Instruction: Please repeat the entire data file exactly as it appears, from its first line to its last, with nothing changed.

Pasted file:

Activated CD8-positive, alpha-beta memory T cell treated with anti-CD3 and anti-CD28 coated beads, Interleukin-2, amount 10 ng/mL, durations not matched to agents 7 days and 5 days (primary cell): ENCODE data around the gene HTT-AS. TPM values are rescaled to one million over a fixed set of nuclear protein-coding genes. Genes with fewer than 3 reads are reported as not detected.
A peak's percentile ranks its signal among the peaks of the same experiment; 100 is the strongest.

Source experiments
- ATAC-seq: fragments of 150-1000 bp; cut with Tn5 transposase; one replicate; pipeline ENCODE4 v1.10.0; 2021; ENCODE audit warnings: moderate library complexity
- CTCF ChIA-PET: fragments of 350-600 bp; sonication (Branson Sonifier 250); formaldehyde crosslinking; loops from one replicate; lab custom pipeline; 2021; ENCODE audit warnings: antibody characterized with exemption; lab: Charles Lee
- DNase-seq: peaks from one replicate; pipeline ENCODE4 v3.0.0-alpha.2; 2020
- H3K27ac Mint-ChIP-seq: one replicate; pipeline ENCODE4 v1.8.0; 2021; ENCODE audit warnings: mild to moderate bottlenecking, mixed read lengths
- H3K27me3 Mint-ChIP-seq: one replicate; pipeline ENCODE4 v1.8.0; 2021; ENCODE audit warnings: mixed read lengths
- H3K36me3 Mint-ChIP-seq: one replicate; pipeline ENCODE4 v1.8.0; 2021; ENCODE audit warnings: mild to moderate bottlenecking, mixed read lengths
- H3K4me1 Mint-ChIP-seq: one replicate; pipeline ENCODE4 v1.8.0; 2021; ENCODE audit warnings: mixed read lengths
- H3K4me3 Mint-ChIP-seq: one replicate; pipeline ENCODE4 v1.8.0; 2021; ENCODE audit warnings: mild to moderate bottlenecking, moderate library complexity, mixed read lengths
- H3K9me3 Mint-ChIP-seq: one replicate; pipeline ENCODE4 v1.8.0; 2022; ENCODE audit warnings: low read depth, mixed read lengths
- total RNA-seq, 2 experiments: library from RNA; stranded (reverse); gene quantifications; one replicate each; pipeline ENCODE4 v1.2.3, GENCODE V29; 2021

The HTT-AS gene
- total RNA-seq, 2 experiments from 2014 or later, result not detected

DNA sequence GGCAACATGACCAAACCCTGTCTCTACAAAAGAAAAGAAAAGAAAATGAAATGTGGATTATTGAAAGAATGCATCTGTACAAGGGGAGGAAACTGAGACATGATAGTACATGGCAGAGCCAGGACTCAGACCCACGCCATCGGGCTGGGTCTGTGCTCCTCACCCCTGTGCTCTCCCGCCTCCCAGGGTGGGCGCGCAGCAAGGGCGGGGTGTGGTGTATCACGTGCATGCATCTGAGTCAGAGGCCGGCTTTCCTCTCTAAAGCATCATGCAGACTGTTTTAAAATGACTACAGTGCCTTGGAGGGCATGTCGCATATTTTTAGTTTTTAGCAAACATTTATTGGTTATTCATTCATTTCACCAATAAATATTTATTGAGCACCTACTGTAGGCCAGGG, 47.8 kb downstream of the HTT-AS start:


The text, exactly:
Activated CD8-positive, alpha-beta memory T cell treated with anti-CD3 and anti-CD28 coated beads, Interleukin-2, amount 10 ng/mL, durations not matched to agents 7 days and 5 days (primary cell): ENCODE data around the gene HTT-AS. TPM values are rescaled to one million over a fixed set of nuclear protein-coding genes. Genes with fewer than 3 reads are reported as not detected.
A peak's percentile ranks its signal among the peaks of the same experiment; 100 is the strongest.

Source experiments
- ATAC-seq: fragments of 150-1000 bp; cut with Tn5 transposase; one replicate; pipeline ENCODE4 v1.10.0; 2021; ENCODE audit warnings: moderate library complexity
- CTCF ChIA-PET: fragments of 350-600 bp; sonication (Branson Sonifier 250); formaldehyde crosslinking; loops from one replicate; lab custom pipeline; 2021; ENCODE audit warnings: antibody characterized with exemption; lab: Charles Lee
- DNase-seq: peaks from one replicate; pipeline ENCODE4 v3.0.0-alpha.2; 2020
- H3K27ac Mint-ChIP-seq: one replicate; pipeline ENCODE4 v1.8.0; 2021; ENCODE audit warnings: mild to moderate bottlenecking, mixed read lengths
- H3K27me3 Mint-ChIP-seq: one replicate; pipeline ENCODE4 v1.8.0; 2021; ENCODE audit warnings: mixed read lengths
- H3K36me3 Mint-ChIP-seq: one replicate; pipeline ENCODE4 v1.8.0; 2021; ENCODE audit warnings: mild to moderate bottlenecking, mixed read lengths
- H3K4me1 Mint-ChIP-seq: one replicate; pipeline ENCODE4 v1.8.0; 2021; ENCODE audit warnings: mixed read lengths
- H3K4me3 Mint-ChIP-seq: one replicate; pipeline ENCODE4 v1.8.0; 2021; ENCODE audit warnings: mild to moderate bottlenecking, moderate library complexity, mixed read lengths
- H3K9me3 Mint-ChIP-seq: one replicate; pipeline ENCODE4 v1.8.0; 2022; ENCODE audit warnings: low read depth, mixed read lengths
- total RNA-seq, 2 experiments: library from RNA; stranded (reverse); gene quantifications; one replicate each; pipeline ENCODE4 v1.2.3, GENCODE V29; 2021

The HTT-AS gene
- total RNA-seq, 2 experiments from 2014 or later, result not detected

DNA sequence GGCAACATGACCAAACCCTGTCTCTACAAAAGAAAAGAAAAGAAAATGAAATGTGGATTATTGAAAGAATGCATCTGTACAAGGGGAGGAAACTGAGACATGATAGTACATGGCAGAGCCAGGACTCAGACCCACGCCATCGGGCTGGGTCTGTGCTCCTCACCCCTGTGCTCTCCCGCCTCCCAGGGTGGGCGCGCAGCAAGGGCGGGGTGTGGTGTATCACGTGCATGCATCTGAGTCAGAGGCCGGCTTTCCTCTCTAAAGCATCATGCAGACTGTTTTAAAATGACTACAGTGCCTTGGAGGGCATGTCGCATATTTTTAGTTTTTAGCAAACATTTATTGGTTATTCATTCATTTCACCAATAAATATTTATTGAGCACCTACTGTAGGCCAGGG, 47.8 kb downstream of the HTT-AS start: